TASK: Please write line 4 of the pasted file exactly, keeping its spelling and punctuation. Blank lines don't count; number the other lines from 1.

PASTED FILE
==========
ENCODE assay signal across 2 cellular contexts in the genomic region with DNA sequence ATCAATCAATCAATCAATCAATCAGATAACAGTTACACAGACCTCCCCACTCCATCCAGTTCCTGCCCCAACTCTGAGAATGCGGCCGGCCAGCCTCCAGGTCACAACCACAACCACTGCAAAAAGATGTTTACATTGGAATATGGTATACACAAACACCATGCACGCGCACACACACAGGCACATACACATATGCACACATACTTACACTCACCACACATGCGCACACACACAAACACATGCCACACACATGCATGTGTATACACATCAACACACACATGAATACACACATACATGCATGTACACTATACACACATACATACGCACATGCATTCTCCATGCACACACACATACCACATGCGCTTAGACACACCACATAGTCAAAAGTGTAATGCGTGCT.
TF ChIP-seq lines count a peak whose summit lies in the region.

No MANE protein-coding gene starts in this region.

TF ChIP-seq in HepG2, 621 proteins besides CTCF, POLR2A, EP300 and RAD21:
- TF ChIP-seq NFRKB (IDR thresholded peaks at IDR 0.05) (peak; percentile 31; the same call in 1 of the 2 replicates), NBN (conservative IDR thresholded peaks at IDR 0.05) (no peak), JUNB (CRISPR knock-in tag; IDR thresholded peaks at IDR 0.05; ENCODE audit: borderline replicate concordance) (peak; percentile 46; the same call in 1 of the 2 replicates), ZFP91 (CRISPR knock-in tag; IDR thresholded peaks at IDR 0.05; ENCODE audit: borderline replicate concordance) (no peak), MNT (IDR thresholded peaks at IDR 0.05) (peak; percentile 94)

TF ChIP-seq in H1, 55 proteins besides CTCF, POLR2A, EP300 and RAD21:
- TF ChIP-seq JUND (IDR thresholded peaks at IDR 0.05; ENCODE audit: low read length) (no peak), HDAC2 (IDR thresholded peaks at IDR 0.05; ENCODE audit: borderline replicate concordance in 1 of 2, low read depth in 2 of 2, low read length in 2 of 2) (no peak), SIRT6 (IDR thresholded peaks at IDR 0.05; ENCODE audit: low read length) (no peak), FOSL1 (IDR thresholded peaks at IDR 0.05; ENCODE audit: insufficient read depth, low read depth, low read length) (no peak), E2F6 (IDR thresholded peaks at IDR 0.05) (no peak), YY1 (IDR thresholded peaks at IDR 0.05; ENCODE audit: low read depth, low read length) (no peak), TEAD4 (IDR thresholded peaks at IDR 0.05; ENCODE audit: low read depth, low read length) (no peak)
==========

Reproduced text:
TF ChIP-seq in HepG2, 621 proteins besides CTCF, POLR2A, EP300 and RAD21: